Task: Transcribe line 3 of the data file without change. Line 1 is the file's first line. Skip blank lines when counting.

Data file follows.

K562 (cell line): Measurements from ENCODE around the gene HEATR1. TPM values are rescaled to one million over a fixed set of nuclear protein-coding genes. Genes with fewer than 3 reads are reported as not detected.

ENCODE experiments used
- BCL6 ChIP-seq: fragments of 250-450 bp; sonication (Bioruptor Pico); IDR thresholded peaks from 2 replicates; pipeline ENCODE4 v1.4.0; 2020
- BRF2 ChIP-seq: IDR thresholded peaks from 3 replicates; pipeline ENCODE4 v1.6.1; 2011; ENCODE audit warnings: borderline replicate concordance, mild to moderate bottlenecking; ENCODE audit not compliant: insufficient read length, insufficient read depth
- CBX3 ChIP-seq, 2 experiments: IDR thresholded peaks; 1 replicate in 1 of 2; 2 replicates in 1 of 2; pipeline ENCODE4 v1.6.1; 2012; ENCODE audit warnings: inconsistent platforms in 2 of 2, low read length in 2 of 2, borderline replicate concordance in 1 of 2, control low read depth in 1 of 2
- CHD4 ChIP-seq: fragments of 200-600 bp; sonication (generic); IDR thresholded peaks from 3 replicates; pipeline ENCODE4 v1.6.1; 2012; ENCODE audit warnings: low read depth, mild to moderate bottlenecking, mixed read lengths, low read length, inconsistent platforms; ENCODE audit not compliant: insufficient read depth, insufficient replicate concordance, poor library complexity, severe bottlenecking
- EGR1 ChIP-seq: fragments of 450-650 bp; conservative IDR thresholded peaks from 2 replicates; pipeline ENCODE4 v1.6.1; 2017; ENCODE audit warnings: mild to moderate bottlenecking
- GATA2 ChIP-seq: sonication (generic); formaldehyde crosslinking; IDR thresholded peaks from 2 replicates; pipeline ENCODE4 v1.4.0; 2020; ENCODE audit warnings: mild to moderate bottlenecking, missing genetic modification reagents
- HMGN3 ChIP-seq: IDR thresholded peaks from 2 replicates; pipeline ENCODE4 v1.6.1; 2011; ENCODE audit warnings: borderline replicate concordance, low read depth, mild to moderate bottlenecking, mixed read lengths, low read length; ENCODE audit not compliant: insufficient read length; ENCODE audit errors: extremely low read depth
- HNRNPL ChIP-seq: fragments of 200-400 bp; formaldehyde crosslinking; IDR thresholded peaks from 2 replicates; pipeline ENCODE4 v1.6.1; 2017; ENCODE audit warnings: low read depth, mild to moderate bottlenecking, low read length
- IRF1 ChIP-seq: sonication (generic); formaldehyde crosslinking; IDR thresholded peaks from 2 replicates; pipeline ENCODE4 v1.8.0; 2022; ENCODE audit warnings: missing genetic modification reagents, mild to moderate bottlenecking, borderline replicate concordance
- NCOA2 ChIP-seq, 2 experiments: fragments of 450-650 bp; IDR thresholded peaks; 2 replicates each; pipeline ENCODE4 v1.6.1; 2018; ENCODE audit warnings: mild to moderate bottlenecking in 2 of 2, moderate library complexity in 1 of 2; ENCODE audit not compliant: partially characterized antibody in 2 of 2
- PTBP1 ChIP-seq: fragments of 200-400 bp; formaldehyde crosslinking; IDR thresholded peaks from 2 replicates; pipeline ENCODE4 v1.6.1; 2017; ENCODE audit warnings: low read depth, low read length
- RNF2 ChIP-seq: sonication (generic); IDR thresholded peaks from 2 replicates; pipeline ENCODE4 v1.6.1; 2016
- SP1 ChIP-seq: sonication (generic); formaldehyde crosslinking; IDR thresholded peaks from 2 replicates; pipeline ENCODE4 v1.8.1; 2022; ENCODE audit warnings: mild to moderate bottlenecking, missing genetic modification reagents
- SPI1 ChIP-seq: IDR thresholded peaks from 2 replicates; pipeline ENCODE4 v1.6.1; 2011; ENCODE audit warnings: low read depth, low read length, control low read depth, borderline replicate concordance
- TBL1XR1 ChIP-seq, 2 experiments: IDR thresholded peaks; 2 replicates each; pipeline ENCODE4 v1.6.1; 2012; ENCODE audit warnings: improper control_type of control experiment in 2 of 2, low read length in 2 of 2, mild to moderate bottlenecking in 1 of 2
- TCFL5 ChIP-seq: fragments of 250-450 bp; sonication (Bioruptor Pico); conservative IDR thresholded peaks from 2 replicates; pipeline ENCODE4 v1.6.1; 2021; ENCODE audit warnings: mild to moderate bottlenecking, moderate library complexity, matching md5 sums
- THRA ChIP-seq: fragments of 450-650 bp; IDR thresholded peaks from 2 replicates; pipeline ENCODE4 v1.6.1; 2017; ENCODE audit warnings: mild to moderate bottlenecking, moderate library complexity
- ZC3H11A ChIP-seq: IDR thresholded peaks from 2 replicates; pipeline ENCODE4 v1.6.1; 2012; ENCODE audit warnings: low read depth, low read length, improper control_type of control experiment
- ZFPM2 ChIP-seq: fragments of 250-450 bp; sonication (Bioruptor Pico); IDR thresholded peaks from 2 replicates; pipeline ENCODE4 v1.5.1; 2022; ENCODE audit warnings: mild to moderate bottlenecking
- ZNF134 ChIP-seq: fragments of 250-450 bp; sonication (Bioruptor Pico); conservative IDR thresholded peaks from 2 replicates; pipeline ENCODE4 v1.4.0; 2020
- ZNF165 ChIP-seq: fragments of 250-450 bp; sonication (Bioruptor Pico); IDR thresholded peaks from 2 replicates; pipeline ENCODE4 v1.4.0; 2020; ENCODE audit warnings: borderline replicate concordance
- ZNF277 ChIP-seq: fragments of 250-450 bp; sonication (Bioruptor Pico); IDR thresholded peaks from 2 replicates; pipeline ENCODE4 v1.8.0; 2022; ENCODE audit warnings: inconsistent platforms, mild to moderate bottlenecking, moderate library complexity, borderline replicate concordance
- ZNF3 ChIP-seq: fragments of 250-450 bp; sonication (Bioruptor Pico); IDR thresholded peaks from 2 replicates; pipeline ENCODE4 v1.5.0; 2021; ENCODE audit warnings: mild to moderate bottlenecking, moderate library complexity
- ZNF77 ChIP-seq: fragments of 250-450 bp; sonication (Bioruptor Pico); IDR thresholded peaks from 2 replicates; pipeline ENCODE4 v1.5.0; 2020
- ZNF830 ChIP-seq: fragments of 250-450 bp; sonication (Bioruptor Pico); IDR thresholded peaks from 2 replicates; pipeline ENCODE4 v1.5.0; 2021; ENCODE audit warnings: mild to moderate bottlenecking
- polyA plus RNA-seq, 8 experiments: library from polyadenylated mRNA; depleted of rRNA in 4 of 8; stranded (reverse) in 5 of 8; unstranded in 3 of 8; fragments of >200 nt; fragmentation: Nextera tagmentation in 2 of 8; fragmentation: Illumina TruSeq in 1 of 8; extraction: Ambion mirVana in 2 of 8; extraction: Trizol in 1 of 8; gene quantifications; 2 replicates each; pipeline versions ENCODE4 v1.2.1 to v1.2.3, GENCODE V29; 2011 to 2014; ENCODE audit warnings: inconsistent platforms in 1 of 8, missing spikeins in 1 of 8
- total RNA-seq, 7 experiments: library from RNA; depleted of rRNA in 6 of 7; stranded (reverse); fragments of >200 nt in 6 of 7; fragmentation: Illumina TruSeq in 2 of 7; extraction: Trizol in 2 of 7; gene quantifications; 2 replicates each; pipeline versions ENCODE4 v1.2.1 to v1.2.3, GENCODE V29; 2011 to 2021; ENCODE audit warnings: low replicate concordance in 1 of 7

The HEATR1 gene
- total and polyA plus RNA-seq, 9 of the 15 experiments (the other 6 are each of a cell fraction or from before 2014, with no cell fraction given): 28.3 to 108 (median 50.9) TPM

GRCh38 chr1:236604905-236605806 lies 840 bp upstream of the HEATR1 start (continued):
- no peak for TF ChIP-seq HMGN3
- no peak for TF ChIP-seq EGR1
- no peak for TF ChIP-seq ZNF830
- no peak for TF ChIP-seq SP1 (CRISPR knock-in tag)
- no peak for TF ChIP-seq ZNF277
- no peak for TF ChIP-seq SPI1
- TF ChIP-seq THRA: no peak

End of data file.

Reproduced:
- BCL6 ChIP-seq: fragments of 250-450 bp; sonication (Bioruptor Pico); IDR thresholded peaks from 2 replicates; pipeline ENCODE4 v1.4.0; 2020